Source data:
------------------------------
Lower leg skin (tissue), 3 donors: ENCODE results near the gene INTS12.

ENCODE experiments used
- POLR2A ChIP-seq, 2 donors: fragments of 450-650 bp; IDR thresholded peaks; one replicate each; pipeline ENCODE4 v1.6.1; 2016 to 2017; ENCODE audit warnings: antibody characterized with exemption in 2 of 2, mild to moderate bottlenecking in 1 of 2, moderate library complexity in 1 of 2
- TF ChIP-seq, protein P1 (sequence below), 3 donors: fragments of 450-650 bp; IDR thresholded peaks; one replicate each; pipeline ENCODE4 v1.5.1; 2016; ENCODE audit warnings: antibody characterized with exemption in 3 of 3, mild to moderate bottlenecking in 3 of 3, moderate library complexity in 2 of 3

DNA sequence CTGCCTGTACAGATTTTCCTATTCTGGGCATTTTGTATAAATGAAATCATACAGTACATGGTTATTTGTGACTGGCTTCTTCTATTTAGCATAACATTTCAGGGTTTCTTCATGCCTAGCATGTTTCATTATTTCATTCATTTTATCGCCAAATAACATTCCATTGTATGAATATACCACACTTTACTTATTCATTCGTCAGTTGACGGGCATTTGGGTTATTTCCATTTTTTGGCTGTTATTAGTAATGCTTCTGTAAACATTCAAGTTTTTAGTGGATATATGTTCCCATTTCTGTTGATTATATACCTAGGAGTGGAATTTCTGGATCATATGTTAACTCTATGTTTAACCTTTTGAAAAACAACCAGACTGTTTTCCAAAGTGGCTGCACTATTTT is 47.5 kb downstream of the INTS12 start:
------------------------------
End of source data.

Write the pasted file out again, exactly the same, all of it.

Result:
Lower leg skin (tissue), 3 donors: ENCODE results near the gene INTS12.

ENCODE experiments used
- POLR2A ChIP-seq, 2 donors: fragments of 450-650 bp; IDR thresholded peaks; one replicate each; pipeline ENCODE4 v1.6.1; 2016 to 2017; ENCODE audit warnings: antibody characterized with exemption in 2 of 2, mild to moderate bottlenecking in 1 of 2, moderate library complexity in 1 of 2
- TF ChIP-seq, protein P1 (sequence below), 3 donors: fragments of 450-650 bp; IDR thresholded peaks; one replicate each; pipeline ENCODE4 v1.5.1; 2016; ENCODE audit warnings: antibody characterized with exemption in 3 of 3, mild to moderate bottlenecking in 3 of 3, moderate library complexity in 2 of 3

DNA sequence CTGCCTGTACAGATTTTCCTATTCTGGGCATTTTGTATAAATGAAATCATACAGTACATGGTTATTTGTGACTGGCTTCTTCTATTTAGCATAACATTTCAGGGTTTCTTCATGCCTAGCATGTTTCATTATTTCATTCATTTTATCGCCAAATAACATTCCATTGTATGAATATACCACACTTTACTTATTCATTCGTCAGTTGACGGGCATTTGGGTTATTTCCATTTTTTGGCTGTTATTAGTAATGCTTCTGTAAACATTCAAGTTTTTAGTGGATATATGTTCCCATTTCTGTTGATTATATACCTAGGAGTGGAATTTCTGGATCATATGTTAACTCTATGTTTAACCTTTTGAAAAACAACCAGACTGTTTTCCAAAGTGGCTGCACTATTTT is 47.5 kb downstream of the INTS12 start: